Animals

Female C57BL/6 strain and outbred Swiss Webster mice (6–8 wk old and 20–25 g weight) were used for toxicity and antiprotozoal assays. Mice were housed with drinking water and regular mouse feed ad libitum. The number of experimental mice for each procedure was calculated on the basis of previous studies (see below) (Oliveira et al., 2014). The animals were observed daily for mortality and morbidity. Surviving animals were euthanized for quantification of the parasite burden in brain tissues.

Cytotoxicity assay

For the cytotoxicity assay, the method used was adapted from a previously described procedure (Oliveira et al., 2014). Established cell lines selected for in vitro analysis were human hepatoma cells (HepG2, Sigma-Aldrich, St. Louis, Missouri), human cervical carcinoma cells (HeLa, Sigma-Aldrich), and peritoneal murine macrophages obtained from mice (Mus musculus). Cells were seeded in 96-well flat-bottom tissue culture plates in Dulbecco's modified Eagle's medium (DMEM; GIBCO Inc., Grand Island, New York) supplemented with 40 mg/L gentamicin and 10% fetal bovine serum (GIBCO Inc.). The cells were incubated in an atmosphere of 5% CO2 at 37 C and were subcultured every 7 days.

Estragole was dissolved (1.0%) in dimethyl sulfoxide (DMSO; Sigma-Aldrich), whereas thymol was dissolved in distilled water. The resulting solutions were serially diluted with fresh DMEM. Then, the dilute sample solutions were applied at final concentrations of 78.3–5,000 μg/ml (7.83–500 μg/ml to peritoneal murine macrophages) to wells each containing 1 × 104 cells in 96-well microplates. The plates were incubated in a final volume of 200.0 μl at 37 C for 24 hr. Control cells were incubated in the presence of 1% DMSO in drug-free medium. The viability of the cells was determined with the 3-(4,5-dimethylthiazol-2-yl)-2,5-diphenyltetrazolium bromide (MTT) (Sigma-Aldrich) assay (Oliveira et al., 2014). Briefly, MTT (0.5 mg/ml) was dissolved in phosphate-buffered saline (PBS) and filtered through a 0.22-μm membrane and then 100 μl/well was added to a 96-well plate and incubated at 37 C for 3 hr. Formazan extraction was performed with DMSO (200 μl/well) at 25 C and absorbance was read at 570 nm on an ultraviolet–visible spectrophotometer.

Toxicity tests

The acute toxicity assay was performed before the study in the congenital toxoplasmosis model. Compounds were orally administered with a single dose of the compounds (doses of 19.5 to 5,000 mg/kg [n = 6 animals]) or vehicle (DMSO 1% for the estragole or just distilled water for the thymol). Mice were monitored daily for symptoms of suffering and the survival and cumulative mortality during 30 days. Mice with apparent presence of clinical pain (vocalization, guarding affected body parts, or self-mutilation) or signs indicative of death before the planned end of the experiment (for example: inability to reach water or food or when moribund state) or death is expected before the next planned time of observation (for example: mice present convulsions, recumbency, or tremor) were anesthetized with ketamine hydrochloride (Ketamina®, Agener União, União Química, São Paulo State, Brazil) and xylazine (Calmium®, Agener União) intraperitoneally and then humanely killed by cervical dislocation. Surviving animals after 30 days were also anesthetized and then euthanized as described above.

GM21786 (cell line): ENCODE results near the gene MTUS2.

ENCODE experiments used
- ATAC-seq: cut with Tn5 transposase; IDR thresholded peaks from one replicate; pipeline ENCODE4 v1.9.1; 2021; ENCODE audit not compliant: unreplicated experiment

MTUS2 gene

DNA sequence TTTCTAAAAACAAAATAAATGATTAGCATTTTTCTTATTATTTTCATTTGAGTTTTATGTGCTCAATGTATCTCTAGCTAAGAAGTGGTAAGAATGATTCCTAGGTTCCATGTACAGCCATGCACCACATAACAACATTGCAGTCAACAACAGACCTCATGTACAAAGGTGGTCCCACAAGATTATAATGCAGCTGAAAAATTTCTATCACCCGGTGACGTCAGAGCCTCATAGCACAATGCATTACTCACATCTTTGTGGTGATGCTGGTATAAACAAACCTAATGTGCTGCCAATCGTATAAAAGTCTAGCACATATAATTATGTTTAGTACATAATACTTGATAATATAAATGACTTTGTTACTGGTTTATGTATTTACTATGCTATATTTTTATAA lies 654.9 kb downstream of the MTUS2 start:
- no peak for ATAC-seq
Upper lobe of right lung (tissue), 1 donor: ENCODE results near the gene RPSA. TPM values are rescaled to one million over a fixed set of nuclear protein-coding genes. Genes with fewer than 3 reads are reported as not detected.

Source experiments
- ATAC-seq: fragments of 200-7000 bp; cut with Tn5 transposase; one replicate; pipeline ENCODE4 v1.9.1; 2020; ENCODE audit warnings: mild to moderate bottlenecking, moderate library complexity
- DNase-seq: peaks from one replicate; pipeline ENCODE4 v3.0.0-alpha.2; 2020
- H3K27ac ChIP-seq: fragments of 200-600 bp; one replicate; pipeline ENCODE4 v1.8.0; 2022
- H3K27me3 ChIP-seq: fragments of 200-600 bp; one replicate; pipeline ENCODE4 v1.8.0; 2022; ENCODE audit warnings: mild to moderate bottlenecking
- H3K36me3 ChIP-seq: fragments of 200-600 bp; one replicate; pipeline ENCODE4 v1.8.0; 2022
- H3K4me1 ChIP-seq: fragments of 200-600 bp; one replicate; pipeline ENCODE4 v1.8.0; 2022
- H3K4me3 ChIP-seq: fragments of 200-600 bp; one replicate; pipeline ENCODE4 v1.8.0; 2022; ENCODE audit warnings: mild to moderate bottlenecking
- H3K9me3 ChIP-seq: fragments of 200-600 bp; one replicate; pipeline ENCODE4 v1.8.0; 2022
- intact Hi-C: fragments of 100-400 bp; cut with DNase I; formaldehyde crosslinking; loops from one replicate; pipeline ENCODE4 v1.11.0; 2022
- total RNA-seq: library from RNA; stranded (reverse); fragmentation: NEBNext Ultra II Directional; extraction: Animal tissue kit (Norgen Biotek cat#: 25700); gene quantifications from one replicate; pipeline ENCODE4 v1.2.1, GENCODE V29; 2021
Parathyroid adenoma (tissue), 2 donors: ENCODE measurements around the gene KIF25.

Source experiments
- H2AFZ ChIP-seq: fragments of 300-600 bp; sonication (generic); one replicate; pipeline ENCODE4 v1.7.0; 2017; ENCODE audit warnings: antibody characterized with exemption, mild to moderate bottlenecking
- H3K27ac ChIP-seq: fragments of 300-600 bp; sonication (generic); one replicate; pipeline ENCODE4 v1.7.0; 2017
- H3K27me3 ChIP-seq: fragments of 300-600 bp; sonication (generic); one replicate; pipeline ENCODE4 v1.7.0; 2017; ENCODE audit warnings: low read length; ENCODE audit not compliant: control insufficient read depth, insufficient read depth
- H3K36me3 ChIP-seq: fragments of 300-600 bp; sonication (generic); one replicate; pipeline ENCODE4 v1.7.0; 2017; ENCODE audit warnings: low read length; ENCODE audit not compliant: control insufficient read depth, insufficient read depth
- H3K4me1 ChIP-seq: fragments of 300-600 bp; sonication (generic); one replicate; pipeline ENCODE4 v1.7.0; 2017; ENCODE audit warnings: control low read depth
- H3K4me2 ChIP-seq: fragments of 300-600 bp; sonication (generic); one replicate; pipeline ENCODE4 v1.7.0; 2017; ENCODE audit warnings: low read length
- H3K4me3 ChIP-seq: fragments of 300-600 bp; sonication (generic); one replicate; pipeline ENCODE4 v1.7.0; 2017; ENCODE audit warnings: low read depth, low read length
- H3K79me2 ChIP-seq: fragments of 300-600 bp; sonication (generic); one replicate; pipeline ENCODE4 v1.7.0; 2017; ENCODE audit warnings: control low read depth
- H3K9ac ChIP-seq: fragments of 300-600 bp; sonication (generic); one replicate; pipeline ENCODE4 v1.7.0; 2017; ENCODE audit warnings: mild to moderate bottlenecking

Anti-Toxoplasma activity of the compounds in vivo

ME49 strain of T. gondii was used. The mildly virulent ME49 strain of T. gondii (genotype II) was obtained from the brains of chronically infected Swiss Webster mice. Cysts were quantified in brain suspensions, and after standard dilution, each mouse was infected with cysts by gavage. For treatments, 200 μl of thymol, estragole, or vehicle were dissolved as described below and administered by oral or subcutaneous routes.

The effects of each compound were explored in ME49 strain-infected mice by gavage and subcutaneous administration. Mice were infected (n = 5) by gavage with 25 cysts. After 24 hr, treatments with a daily dose of estragole (100 mg/kg) or thymol (80 mg/kg) or sulfadiazine (S group, 200 mg/kg) were performed for 6 days (Oliveira et al., 2014). The concentrations of the compounds were selected on the basis of those used by Mota et al. (2012) that were effective against the Plasmodium spp. Negative control groups were treated with saline solution. Mice mortality was monitored daily for 30 days or until all animals were dead or presenting clinical signs of pain or distress as described above. At the end of the observation period and in cases of pain or suffering, the animals were humanely euthanized as described above. Surviving animals were euthanized, and their brains removed and homogenized in PBS to search for tissue cysts.

Congenital infection in vivo and offspring analysis

Infection during pregnancy was used as a model of congenital infection. Virgin female Swiss Webster mice (n = 3) were placed with a male in a breeding box. The first day of pregnancy was identified by the presence of a vaginal plug or sperm in the vaginal smear of the female. After mating, the females were separated and 10 days postcoitum females were orally infected (Costa et al., 2009) with 10 ME49 strain cysts as previously described (Hermes et al., 2008). Starting 24 hr postinfection, pregnant females were orally (Epo) or subcutaneously (Esc) treated with estragole (100 mg/kg per day) or subcutaneously (Tsc) or orally (Tpo) treated with thymol (80 mg/kg per day) for 6 consecutive days. Infected, nontreated pregnant females (I/NT) and non-infected, non-treated pregnant females (NI/NT) were used as control groups and received just the vehicle of the compounds. Females were separated before giving birth to offspring to avoid cross-fostering (i.e., each female provided alone for its offspring). The number of live pups was recorded, and these were monitored for 30 days. The pups were weighed on the 1st and 30th day after birth.